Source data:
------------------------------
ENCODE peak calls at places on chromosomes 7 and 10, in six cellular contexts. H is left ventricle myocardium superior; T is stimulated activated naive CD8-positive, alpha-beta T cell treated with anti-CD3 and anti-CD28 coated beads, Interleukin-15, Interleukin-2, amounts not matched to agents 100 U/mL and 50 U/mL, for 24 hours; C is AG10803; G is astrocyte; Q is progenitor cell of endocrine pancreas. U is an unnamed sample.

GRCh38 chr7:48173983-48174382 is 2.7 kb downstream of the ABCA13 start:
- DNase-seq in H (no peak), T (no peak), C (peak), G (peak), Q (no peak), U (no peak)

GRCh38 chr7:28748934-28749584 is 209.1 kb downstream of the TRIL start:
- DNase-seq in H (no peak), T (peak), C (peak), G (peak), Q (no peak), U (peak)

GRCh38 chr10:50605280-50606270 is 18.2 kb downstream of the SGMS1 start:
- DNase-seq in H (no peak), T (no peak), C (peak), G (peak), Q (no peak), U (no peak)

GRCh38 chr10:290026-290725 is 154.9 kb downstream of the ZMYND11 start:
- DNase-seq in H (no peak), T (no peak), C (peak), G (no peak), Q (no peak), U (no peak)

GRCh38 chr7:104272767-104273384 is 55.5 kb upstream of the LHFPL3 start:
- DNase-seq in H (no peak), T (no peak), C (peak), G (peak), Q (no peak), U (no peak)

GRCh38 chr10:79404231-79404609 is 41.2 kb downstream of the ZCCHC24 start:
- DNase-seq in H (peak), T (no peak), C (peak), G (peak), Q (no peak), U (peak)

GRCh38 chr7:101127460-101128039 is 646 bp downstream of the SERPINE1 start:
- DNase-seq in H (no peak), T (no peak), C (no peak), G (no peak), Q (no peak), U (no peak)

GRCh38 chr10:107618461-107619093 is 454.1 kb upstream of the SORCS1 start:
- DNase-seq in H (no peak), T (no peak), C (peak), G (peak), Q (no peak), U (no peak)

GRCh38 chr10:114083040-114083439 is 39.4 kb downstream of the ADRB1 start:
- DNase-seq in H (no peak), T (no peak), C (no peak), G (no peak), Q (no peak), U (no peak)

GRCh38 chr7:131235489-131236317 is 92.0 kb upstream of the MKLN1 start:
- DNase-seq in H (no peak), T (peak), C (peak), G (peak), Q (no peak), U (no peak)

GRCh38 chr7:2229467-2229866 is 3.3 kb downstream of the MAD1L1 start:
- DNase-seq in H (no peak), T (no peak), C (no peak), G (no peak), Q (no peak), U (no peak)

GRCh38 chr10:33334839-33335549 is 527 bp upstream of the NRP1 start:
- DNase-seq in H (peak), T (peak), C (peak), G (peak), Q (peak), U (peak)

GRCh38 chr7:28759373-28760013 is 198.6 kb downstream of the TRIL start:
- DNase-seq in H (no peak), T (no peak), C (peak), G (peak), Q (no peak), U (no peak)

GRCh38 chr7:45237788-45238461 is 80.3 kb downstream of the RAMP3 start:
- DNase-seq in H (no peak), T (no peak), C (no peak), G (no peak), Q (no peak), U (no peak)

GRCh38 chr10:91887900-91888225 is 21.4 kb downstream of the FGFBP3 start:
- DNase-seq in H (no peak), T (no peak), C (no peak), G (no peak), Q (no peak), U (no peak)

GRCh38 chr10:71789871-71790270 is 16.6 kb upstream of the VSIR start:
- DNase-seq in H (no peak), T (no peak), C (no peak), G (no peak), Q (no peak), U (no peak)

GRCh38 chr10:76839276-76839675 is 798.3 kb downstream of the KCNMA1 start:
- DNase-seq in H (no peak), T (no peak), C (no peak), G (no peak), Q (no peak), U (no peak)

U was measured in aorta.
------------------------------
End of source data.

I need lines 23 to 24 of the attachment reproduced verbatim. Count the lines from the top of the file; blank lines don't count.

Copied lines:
- DNase-seq in H (no peak), T (no peak), C (no peak), G (no peak), Q (no peak), U (no peak)

GRCh38 chr10:33334839-33335549 is 527 bp upstream of the NRP1 start: